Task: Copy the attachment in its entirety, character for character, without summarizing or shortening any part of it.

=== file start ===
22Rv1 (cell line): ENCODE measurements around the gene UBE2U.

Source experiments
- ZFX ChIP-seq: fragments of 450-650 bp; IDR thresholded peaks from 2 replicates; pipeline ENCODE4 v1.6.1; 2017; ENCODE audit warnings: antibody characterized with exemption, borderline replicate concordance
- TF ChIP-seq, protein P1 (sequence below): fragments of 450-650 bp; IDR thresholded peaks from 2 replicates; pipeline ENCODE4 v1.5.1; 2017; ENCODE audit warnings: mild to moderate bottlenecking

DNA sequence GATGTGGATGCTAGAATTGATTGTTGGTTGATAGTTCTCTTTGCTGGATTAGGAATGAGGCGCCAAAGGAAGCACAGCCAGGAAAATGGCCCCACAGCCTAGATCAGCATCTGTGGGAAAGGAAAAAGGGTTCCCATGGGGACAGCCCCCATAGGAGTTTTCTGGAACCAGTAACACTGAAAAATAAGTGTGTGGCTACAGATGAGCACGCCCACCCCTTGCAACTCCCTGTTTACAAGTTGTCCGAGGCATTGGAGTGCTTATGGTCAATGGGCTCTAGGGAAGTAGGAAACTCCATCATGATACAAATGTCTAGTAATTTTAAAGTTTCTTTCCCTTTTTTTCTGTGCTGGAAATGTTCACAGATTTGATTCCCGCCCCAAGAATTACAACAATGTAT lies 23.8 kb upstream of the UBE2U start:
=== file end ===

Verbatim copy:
22Rv1 (cell line): ENCODE measurements around the gene UBE2U.

Source experiments
- ZFX ChIP-seq: fragments of 450-650 bp; IDR thresholded peaks from 2 replicates; pipeline ENCODE4 v1.6.1; 2017; ENCODE audit warnings: antibody characterized with exemption, borderline replicate concordance
- TF ChIP-seq, protein P1 (sequence below): fragments of 450-650 bp; IDR thresholded peaks from 2 replicates; pipeline ENCODE4 v1.5.1; 2017; ENCODE audit warnings: mild to moderate bottlenecking

DNA sequence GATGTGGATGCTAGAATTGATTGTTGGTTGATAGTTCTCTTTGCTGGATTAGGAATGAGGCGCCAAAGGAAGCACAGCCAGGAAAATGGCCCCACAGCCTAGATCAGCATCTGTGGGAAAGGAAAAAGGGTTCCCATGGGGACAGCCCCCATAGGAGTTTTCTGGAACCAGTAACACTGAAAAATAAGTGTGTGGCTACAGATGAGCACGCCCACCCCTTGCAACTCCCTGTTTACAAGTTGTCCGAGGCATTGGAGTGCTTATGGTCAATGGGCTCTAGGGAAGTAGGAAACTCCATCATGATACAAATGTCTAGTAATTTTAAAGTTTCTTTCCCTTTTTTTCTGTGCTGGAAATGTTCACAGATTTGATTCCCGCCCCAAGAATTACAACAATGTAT lies 23.8 kb upstream of the UBE2U start: